Call to hand in dangerous toy after accident

Jacinta CantatoreHarvey-Waroona Reporter
Monica Benzie is urging parents to turn in the air-pump toy guns after her son David, 7, was accidentally shot in the eye with one of the pellets.
Camera IconMonica Benzie is urging parents to turn in the air-pump toy guns after her son David, 7, was accidentally shot in the eye with one of the pellets. Credit: Jacinta Cantatore – Harvey-Waroona Reporter

While most families were enjoying the fireworks at the Harvey Show last weekend, a Harvey mother was comforting her seven-year-old son in an ambulance after he was accidentally shot in the eye by a prohibited toy gun at the showgrounds.

Monica Benzie is urging other parents to hand the dangerous toys in to police who are investigating the origin of the illegal air-pressured weapon.

“I’m not calling for a ban; they’re already prohibited,” Mrs Benzie said.

About 7pm on April 27, David Benzie, was sitting on a picnic blanket with his brother Jon and sister Evelyn waiting for the fireworks to start.

About 10m away on a nearby picnic blanket a classmate was playing with a toy gun purchased from one of the show’s stall holders when the pistol accidentally fired a round.

The solid crystalline gel pellet hit David in the pupil of his eye, scratching his cornea and pupil and leaving remnants of the broken pellet under his eyelid.

Mrs Benzie rushed him to on-site ambulance officers, who sprang into action and rushed David to hospital.

“I felt a lot of pain,” David said.

“I told the ambulance lady 10 out of 10.”

An image of the type of projectile toy gun involved in the incident.
Camera IconAn image of the type of projectile toy gun involved in the incident.

Now the family is waiting to find out if David has received permanent eye damage.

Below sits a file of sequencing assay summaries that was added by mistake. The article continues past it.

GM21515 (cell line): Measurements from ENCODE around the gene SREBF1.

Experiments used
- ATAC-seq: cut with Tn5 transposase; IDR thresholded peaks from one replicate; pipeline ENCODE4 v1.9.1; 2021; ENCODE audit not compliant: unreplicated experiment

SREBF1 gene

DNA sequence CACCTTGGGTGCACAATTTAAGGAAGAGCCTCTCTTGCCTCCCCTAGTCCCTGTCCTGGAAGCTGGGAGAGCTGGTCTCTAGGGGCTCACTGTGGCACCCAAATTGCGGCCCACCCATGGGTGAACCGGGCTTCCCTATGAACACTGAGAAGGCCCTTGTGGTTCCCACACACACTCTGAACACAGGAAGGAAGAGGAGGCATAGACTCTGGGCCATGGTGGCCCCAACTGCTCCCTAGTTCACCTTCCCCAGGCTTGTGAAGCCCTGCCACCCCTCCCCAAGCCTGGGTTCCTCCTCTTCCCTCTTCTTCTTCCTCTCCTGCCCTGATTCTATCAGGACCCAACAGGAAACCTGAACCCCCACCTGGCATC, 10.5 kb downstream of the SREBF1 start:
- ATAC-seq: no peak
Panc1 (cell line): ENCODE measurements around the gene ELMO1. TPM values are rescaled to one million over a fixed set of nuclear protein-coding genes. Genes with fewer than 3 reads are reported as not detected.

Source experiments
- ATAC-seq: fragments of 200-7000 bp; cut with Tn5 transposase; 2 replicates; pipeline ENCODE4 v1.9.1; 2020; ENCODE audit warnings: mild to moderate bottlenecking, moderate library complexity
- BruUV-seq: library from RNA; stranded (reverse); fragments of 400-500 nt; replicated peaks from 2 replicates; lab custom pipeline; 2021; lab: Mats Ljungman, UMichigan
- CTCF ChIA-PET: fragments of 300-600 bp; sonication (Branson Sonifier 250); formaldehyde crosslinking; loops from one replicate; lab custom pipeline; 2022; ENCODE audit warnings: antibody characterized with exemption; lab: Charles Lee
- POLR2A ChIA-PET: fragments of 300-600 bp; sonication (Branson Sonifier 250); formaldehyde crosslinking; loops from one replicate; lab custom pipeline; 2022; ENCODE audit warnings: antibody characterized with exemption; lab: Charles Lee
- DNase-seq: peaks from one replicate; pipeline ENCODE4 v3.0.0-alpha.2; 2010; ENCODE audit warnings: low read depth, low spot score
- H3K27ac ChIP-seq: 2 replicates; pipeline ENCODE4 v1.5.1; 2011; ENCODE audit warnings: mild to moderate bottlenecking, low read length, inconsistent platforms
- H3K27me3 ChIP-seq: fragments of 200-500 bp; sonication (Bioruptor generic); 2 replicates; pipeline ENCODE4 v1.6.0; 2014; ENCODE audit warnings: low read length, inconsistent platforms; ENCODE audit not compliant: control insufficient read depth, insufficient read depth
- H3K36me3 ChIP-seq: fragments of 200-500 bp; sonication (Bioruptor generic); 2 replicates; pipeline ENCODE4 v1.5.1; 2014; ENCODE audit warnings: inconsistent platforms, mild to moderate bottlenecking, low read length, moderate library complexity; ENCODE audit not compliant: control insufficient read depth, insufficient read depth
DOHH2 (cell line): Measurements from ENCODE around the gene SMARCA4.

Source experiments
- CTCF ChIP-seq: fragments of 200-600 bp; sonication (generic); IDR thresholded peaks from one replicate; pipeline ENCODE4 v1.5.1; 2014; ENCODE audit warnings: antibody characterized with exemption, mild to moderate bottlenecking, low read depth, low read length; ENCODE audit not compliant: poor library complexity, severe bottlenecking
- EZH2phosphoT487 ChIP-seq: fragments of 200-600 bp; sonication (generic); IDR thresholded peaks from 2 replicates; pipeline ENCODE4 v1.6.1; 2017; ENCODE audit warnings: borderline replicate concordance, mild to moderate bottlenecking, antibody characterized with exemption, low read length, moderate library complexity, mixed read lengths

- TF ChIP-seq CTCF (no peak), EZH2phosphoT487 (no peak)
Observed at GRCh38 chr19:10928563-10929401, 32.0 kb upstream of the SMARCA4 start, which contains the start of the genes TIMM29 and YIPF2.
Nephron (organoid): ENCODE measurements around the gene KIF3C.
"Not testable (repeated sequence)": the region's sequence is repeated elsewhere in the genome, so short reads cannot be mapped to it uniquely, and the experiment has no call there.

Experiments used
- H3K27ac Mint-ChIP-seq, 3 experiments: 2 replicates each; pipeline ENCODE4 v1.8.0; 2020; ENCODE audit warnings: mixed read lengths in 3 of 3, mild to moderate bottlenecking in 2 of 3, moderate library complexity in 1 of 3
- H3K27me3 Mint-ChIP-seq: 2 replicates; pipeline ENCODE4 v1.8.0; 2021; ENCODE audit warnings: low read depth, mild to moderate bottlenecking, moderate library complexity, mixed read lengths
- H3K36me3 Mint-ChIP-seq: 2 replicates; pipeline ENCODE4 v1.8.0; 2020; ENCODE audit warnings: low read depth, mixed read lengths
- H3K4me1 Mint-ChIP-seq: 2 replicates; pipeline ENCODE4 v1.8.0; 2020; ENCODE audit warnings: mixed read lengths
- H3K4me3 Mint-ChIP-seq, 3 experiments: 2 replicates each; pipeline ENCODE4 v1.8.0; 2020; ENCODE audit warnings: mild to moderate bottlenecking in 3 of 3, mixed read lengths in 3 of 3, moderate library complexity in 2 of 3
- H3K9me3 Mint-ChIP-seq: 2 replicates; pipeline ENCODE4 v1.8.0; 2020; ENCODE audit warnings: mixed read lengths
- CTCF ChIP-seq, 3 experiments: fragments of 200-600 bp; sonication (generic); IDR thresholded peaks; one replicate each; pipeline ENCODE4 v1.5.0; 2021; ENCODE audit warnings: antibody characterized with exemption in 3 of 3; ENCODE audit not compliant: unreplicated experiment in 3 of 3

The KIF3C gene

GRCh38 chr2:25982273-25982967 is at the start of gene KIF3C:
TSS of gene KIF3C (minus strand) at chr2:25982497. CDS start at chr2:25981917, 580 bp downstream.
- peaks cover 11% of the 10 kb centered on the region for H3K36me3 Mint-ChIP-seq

“We thought they just made a noise, we didn’t know they actually shot pellets,” Mrs Benzie said.

“So not only are they in breach of the law, but in breach of the agricultural society’s guidelines for stallholders.”

Harvey police Sen. Const. Dave Herrington said investigations were ongoing, but he confirmed the plastic guns capable of projecting solid plastic and water-filled plastic pellets were illegal in Western Australia.

“We urge any other parents who purchased these items to hand them in to local police,” Sen. Const. Herrington said.

“If you are unsure, bring it in and we can check it for you.”

An agricultural society spokesperson said show organisers were fully cooperating with police and their thoughts were with the family and the anguish they must be feeling right now.

Mrs Benzie said she and David did not blame the other child involved.

“I feel horrible for him as well,” she said.

“By the time we had arrived at the hospital, the boy’s mother had already called hospital staff to check David was OK,” Mrs Benzie said.

David joked he might have to play a prank or two on his friend before he will call it even.

Get the latest news from thewest.com.au in your inbox.

Sign up for our emails